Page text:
ENAC, the Italian Civil Aviation Authority, now requires every Italian airport with over 2 million passengers a year to establish an airport board with the aim of achieving "continuing improvement in the regularity and quality of airport services". The new system acknowledges the need for a new relationship between ENAC, airport management companies, air carriers and ground services suppliers.
ENAC, the Italian Civil Aviation Authority, recently issued a circular on certain procedures and issues related to the allocation of slots at coordinated airports. In addition to clarifying the roles of Italy's coordinator and an airport's coordination committee, the circular sets out the consequences of failing to comply with a slot allocation.
A recent Council of State decision on fuel surcharges promises significant changes to the terms on which airport management companies charge airlines for the use of utilities and services. It follows the principle of EU law that such surcharges may be imposed only in strict relation to the relevant costs.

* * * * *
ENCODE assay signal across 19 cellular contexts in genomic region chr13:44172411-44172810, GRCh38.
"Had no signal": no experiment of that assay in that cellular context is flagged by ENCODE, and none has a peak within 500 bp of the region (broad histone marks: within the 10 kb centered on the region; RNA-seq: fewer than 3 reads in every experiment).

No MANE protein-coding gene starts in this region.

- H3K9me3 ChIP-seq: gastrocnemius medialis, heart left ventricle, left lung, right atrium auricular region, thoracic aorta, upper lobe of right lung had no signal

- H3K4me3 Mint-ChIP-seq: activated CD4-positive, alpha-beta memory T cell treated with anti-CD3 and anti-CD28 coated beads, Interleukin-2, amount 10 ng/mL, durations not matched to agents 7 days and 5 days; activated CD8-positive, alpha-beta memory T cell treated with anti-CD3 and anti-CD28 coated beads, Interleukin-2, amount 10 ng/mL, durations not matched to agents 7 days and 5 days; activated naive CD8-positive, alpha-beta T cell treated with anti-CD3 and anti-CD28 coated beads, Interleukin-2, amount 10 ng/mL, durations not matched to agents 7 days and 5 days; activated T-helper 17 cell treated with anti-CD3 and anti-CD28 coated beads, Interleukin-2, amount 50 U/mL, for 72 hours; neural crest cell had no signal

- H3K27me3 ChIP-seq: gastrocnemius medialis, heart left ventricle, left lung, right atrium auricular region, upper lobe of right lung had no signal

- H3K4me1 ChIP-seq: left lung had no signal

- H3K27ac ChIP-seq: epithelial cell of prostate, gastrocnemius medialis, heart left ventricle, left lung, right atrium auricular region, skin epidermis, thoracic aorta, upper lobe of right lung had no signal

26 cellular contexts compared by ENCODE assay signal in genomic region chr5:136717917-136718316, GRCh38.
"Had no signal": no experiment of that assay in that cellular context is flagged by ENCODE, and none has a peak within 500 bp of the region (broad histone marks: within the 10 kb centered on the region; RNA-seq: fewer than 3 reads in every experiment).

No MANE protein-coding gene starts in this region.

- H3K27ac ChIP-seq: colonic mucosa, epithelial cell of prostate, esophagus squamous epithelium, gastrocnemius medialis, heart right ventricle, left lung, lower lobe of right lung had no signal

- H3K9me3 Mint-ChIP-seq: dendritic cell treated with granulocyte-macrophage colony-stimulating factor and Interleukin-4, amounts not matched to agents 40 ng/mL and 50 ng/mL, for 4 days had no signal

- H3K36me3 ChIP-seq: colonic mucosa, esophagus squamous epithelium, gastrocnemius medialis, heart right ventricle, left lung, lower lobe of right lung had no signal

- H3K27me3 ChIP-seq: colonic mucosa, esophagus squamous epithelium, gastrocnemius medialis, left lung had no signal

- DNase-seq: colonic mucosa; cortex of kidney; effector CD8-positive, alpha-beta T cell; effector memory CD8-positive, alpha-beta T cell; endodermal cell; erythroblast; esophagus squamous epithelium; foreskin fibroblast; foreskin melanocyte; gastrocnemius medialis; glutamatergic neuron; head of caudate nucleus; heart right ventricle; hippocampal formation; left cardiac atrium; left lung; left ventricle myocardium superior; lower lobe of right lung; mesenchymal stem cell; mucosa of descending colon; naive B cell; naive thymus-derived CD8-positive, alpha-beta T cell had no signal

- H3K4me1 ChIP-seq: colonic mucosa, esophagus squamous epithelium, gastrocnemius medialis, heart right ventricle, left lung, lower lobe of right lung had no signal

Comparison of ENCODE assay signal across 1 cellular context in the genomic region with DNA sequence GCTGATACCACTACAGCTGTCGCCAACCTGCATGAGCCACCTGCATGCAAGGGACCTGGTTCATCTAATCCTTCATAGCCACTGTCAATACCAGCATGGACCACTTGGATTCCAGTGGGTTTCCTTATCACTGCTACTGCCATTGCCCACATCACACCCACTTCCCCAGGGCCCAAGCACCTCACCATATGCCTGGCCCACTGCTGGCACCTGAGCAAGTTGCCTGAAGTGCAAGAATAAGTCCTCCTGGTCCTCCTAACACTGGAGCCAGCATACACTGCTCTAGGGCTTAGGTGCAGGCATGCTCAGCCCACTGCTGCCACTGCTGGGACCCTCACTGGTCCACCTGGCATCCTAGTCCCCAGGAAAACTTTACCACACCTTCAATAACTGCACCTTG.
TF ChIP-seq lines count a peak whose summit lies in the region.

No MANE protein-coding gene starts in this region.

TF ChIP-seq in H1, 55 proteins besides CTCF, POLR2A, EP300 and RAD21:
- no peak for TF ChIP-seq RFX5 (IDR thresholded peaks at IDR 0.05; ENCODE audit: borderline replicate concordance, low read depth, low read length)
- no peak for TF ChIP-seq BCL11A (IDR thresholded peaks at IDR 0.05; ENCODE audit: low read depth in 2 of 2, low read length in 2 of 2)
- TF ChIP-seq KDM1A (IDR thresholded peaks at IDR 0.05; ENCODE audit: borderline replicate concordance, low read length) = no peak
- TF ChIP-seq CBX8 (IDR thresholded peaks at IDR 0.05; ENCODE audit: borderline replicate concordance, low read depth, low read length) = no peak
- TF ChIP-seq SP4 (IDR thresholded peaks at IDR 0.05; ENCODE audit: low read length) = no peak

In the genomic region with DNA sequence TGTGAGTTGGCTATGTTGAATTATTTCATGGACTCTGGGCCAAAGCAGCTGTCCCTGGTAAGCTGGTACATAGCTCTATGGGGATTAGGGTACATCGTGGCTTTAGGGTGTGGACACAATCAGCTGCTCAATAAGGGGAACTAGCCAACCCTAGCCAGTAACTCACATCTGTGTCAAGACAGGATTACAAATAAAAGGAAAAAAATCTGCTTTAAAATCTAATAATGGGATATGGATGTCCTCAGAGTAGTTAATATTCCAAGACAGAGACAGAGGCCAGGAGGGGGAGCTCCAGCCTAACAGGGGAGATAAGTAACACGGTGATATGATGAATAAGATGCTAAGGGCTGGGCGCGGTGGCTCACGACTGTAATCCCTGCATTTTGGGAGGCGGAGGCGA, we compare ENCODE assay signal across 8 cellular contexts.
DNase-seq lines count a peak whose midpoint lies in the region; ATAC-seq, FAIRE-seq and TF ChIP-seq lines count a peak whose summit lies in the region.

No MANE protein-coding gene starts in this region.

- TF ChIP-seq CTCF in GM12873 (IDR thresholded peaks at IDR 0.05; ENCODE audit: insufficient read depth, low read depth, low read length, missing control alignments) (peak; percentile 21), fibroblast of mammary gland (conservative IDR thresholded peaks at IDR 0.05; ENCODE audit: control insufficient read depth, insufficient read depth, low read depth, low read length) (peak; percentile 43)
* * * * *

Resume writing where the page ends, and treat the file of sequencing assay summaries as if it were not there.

ENAC, the Italian Civil Aviation Authority, has recently issued a circular which establishes new requirements in relation to its role of granting and assessing air transport licences. The circular sets out the reporting requirements for airlines, imposing particular conditions in the event of structural or operational changes or an airline's insolvency.
ENAC, the Italian Civil Aviation Authority, has issued a circular to announce the procedure for imposing fines on airlines for breaching the EU Denied Boarding Regulation. The circular explains the criteria used to calculate the size of a fine and outlines the procedural requirements for ENAC and the airline accused of the breach.
ENAC, the Italian Civil Aviation Authority, has recently issued a regulation which provides a framework for access for EU air carriers to routes within the European Union and authorization procedures for flights by EU and non-EU carriers between the European Union and other countries. It also restates rules on overflights and landing for non-traffic purposes.